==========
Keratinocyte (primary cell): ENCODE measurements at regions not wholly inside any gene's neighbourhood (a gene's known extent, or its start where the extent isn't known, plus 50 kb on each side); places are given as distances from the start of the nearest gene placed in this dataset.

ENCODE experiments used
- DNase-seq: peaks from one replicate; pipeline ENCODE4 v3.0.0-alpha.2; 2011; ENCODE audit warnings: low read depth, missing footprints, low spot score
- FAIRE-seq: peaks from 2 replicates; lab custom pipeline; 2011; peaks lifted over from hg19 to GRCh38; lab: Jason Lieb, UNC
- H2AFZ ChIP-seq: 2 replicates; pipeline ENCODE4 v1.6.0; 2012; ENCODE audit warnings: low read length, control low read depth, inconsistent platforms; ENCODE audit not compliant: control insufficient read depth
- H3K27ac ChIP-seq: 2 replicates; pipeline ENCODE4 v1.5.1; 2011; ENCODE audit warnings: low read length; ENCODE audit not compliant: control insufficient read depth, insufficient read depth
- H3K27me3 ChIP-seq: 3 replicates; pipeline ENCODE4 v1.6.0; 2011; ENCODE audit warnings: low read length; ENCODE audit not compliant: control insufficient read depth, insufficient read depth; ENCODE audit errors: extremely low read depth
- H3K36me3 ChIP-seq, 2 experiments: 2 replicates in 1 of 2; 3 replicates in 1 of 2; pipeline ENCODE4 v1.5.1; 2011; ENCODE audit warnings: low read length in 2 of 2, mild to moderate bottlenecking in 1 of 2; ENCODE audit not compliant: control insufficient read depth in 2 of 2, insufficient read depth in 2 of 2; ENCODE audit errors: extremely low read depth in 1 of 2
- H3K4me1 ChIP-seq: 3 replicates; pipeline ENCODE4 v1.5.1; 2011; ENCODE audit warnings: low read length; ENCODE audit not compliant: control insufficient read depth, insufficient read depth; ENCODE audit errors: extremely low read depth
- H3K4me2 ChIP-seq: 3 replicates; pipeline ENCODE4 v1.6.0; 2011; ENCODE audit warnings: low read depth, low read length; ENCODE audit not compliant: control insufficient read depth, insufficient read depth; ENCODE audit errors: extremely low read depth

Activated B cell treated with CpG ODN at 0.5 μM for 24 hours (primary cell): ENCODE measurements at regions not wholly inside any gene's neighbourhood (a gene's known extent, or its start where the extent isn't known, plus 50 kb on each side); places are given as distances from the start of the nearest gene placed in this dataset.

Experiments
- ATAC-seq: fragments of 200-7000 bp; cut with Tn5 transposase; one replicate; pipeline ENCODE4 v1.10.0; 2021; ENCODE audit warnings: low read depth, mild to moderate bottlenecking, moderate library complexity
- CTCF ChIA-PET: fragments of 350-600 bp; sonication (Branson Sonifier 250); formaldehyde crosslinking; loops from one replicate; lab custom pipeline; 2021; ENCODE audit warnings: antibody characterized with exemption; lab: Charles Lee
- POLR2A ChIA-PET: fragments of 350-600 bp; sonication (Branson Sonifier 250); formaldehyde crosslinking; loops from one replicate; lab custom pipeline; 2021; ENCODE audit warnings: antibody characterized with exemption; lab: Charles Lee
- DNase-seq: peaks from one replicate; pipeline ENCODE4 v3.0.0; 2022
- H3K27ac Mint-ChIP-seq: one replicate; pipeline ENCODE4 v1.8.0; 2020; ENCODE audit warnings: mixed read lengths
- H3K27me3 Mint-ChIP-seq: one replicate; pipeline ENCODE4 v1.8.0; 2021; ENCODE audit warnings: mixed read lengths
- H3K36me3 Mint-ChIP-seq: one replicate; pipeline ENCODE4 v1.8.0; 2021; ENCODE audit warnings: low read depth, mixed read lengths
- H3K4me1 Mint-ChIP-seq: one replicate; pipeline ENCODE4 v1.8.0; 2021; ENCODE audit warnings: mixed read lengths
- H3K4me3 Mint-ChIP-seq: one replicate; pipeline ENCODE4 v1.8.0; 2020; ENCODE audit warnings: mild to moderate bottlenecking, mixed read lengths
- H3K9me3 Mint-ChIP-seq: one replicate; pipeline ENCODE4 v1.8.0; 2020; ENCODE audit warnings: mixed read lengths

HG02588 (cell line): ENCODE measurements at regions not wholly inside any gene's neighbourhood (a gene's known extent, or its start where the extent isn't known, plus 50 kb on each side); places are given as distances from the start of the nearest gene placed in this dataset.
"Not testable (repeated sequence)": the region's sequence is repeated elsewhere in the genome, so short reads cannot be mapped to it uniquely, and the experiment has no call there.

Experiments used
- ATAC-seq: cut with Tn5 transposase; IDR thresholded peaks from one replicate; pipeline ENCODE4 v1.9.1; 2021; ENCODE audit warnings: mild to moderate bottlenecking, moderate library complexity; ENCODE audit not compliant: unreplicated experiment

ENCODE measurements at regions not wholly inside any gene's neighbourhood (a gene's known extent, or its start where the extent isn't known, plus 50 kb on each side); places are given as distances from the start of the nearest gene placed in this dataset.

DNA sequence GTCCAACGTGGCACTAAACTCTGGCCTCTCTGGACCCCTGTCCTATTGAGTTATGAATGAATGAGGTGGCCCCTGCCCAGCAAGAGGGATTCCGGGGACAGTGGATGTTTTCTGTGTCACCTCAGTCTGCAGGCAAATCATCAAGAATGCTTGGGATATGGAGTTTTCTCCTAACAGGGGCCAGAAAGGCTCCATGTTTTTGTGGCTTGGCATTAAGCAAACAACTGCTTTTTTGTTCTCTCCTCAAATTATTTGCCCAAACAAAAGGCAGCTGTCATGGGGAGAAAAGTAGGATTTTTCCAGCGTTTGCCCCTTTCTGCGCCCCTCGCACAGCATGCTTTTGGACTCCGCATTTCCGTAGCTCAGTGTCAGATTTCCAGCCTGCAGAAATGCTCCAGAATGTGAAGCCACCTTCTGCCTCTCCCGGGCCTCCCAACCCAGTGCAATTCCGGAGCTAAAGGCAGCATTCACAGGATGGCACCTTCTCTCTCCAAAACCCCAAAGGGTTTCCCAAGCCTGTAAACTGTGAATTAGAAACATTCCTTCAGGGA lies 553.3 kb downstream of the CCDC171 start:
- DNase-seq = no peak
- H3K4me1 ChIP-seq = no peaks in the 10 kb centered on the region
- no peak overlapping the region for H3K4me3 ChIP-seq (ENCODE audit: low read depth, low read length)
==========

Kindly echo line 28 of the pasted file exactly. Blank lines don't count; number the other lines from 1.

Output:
DNA sequence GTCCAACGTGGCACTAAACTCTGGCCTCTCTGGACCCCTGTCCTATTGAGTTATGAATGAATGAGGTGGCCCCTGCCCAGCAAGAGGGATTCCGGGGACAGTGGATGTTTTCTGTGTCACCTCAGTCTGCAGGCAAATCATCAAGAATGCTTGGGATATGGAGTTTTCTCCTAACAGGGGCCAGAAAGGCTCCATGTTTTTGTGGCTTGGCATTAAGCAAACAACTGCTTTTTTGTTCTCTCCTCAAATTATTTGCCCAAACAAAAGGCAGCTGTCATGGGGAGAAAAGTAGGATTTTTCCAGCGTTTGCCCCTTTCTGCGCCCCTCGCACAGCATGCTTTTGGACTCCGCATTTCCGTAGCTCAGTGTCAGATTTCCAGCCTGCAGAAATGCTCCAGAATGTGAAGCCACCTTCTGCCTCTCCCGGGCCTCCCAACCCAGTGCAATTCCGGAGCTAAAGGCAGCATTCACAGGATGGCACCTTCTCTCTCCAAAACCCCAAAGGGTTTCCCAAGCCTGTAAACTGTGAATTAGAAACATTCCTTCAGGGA lies 553.3 kb downstream of the CCDC171 start: